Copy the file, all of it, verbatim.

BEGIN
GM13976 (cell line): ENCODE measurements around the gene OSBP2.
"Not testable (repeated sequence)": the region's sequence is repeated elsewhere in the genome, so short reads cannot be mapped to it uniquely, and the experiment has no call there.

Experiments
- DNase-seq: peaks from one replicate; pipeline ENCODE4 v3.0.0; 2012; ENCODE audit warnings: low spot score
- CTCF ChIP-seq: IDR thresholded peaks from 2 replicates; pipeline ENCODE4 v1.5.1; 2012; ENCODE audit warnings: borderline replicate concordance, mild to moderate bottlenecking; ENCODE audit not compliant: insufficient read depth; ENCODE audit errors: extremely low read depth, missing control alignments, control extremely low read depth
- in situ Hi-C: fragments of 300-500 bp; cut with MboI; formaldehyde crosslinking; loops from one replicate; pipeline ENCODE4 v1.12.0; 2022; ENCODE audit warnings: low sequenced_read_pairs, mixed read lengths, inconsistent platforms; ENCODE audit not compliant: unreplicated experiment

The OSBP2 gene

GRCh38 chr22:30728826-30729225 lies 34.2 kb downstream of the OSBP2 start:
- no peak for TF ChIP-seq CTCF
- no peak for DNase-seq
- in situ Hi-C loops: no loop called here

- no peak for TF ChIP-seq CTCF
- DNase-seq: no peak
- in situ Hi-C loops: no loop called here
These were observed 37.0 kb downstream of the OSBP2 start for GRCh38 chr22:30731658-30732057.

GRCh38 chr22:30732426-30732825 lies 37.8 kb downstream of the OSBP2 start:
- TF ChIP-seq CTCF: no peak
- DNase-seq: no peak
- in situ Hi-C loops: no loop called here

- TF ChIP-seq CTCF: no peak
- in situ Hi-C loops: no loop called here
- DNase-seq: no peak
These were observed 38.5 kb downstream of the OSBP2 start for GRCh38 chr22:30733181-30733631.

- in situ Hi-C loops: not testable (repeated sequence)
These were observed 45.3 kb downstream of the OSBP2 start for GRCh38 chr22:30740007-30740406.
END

GM13976 (cell line): ENCODE measurements around the gene OSBP2.
"Not testable (repeated sequence)": the region's sequence is repeated elsewhere in the genome, so short reads cannot be mapped to it uniquely, and the experiment has no call there.

Experiments
- DNase-seq: peaks from one replicate; pipeline ENCODE4 v3.0.0; 2012; ENCODE audit warnings: low spot score
- CTCF ChIP-seq: IDR thresholded peaks from 2 replicates; pipeline ENCODE4 v1.5.1; 2012; ENCODE audit warnings: borderline replicate concordance, mild to moderate bottlenecking; ENCODE audit not compliant: insufficient read depth; ENCODE audit errors: extremely low read depth, missing control alignments, control extremely low read depth
- in situ Hi-C: fragments of 300-500 bp; cut with MboI; formaldehyde crosslinking; loops from one replicate; pipeline ENCODE4 v1.12.0; 2022; ENCODE audit warnings: low sequenced_read_pairs, mixed read lengths, inconsistent platforms; ENCODE audit not compliant: unreplicated experiment

The OSBP2 gene

GRCh38 chr22:30728826-30729225 lies 34.2 kb downstream of the OSBP2 start:
- no peak for TF ChIP-seq CTCF
- no peak for DNase-seq
- in situ Hi-C loops: no loop called here

- no peak for TF ChIP-seq CTCF
- DNase-seq: no peak
- in situ Hi-C loops: no loop called here
These were observed 37.0 kb downstream of the OSBP2 start for GRCh38 chr22:30731658-30732057.

GRCh38 chr22:30732426-30732825 lies 37.8 kb downstream of the OSBP2 start:
- TF ChIP-seq CTCF: no peak
- DNase-seq: no peak
- in situ Hi-C loops: no loop called here

- TF ChIP-seq CTCF: no peak
- in situ Hi-C loops: no loop called here
- DNase-seq: no peak
These were observed 38.5 kb downstream of the OSBP2 start for GRCh38 chr22:30733181-30733631.

- in situ Hi-C loops: not testable (repeated sequence)
These were observed 45.3 kb downstream of the OSBP2 start for GRCh38 chr22:30740007-30740406.